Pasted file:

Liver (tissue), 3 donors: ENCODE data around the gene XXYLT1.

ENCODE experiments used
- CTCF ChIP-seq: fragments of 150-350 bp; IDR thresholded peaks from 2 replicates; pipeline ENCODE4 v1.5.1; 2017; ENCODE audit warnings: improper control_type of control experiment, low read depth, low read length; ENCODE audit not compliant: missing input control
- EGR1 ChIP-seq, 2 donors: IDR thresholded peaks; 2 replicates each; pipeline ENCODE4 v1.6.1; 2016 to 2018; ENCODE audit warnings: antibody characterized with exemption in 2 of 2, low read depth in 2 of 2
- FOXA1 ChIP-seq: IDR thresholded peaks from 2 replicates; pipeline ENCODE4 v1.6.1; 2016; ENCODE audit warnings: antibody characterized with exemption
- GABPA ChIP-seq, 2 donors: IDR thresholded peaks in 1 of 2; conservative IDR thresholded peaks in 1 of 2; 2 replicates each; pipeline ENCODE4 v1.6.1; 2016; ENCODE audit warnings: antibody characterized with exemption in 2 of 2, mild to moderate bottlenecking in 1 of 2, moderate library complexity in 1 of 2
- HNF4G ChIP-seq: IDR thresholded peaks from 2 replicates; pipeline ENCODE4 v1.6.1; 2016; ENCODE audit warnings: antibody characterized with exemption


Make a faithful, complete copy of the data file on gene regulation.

Liver (tissue), 3 donors: ENCODE data around the gene XXYLT1.

ENCODE experiments used
- CTCF ChIP-seq: fragments of 150-350 bp; IDR thresholded peaks from 2 replicates; pipeline ENCODE4 v1.5.1; 2017; ENCODE audit warnings: improper control_type of control experiment, low read depth, low read length; ENCODE audit not compliant: missing input control
- EGR1 ChIP-seq, 2 donors: IDR thresholded peaks; 2 replicates each; pipeline ENCODE4 v1.6.1; 2016 to 2018; ENCODE audit warnings: antibody characterized with exemption in 2 of 2, low read depth in 2 of 2
- FOXA1 ChIP-seq: IDR thresholded peaks from 2 replicates; pipeline ENCODE4 v1.6.1; 2016; ENCODE audit warnings: antibody characterized with exemption
- GABPA ChIP-seq, 2 donors: IDR thresholded peaks in 1 of 2; conservative IDR thresholded peaks in 1 of 2; 2 replicates each; pipeline ENCODE4 v1.6.1; 2016; ENCODE audit warnings: antibody characterized with exemption in 2 of 2, mild to moderate bottlenecking in 1 of 2, moderate library complexity in 1 of 2
- HNF4G ChIP-seq: IDR thresholded peaks from 2 replicates; pipeline ENCODE4 v1.6.1; 2016; ENCODE audit warnings: antibody characterized with exemption